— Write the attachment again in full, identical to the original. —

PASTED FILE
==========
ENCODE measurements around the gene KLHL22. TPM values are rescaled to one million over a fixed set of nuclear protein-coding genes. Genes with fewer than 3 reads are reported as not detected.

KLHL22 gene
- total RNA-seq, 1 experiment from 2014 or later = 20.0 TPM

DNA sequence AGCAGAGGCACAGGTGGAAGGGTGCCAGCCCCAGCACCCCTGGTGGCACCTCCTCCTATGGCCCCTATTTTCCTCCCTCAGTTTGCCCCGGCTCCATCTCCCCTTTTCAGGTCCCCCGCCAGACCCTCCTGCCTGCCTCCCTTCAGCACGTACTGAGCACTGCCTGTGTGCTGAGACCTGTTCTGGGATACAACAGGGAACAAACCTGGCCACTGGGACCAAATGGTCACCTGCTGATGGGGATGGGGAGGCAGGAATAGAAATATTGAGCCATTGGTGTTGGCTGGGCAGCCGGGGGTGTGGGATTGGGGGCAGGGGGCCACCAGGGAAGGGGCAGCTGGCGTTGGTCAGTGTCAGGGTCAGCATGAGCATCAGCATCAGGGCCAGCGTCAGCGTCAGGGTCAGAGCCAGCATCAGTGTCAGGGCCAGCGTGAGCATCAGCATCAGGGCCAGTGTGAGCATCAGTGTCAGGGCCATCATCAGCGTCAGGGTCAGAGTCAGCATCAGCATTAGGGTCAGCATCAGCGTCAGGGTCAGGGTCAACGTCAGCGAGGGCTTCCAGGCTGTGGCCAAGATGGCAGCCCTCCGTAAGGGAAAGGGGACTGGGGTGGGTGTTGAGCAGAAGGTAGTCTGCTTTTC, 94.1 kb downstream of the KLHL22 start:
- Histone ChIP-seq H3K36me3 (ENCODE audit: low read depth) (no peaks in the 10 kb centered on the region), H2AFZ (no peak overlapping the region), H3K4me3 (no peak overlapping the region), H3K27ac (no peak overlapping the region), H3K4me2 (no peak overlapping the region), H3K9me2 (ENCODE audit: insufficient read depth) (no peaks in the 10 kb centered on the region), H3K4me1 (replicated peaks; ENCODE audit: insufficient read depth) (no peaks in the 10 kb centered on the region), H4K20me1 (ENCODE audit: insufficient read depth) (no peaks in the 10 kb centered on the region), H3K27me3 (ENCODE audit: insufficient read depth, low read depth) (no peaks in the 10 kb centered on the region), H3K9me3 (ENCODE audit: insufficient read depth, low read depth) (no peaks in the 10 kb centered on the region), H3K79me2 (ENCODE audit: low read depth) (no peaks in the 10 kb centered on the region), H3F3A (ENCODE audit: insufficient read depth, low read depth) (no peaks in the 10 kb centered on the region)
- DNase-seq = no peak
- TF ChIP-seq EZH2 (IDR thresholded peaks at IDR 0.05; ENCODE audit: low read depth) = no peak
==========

ENCODE measurements around the gene KLHL22. TPM values are rescaled to one million over a fixed set of nuclear protein-coding genes. Genes with fewer than 3 reads are reported as not detected.

KLHL22 gene
- total RNA-seq, 1 experiment from 2014 or later = 20.0 TPM

DNA sequence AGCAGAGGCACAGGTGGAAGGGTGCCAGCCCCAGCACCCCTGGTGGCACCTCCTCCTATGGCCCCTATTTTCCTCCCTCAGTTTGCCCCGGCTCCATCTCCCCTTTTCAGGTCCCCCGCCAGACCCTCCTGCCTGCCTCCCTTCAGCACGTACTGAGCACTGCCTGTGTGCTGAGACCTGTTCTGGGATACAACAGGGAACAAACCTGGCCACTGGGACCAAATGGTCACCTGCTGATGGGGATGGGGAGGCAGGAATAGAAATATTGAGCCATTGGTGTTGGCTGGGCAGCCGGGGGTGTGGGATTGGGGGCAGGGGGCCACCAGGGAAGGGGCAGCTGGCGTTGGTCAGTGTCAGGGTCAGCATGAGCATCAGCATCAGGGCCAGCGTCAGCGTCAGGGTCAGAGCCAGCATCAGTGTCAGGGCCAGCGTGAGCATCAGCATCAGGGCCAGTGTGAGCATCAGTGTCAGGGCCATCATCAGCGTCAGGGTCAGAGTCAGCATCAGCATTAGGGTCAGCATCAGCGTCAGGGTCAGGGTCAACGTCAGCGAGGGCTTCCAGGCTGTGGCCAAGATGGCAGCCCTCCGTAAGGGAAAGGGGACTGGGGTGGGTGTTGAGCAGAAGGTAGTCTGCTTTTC, 94.1 kb downstream of the KLHL22 start:
- Histone ChIP-seq H3K36me3 (ENCODE audit: low read depth) (no peaks in the 10 kb centered on the region), H2AFZ (no peak overlapping the region), H3K4me3 (no peak overlapping the region), H3K27ac (no peak overlapping the region), H3K4me2 (no peak overlapping the region), H3K9me2 (ENCODE audit: insufficient read depth) (no peaks in the 10 kb centered on the region), H3K4me1 (replicated peaks; ENCODE audit: insufficient read depth) (no peaks in the 10 kb centered on the region), H4K20me1 (ENCODE audit: insufficient read depth) (no peaks in the 10 kb centered on the region), H3K27me3 (ENCODE audit: insufficient read depth, low read depth) (no peaks in the 10 kb centered on the region), H3K9me3 (ENCODE audit: insufficient read depth, low read depth) (no peaks in the 10 kb centered on the region), H3K79me2 (ENCODE audit: low read depth) (no peaks in the 10 kb centered on the region), H3F3A (ENCODE audit: insufficient read depth, low read depth) (no peaks in the 10 kb centered on the region)
- DNase-seq = no peak
- TF ChIP-seq EZH2 (IDR thresholded peaks at IDR 0.05; ENCODE audit: low read depth) = no peak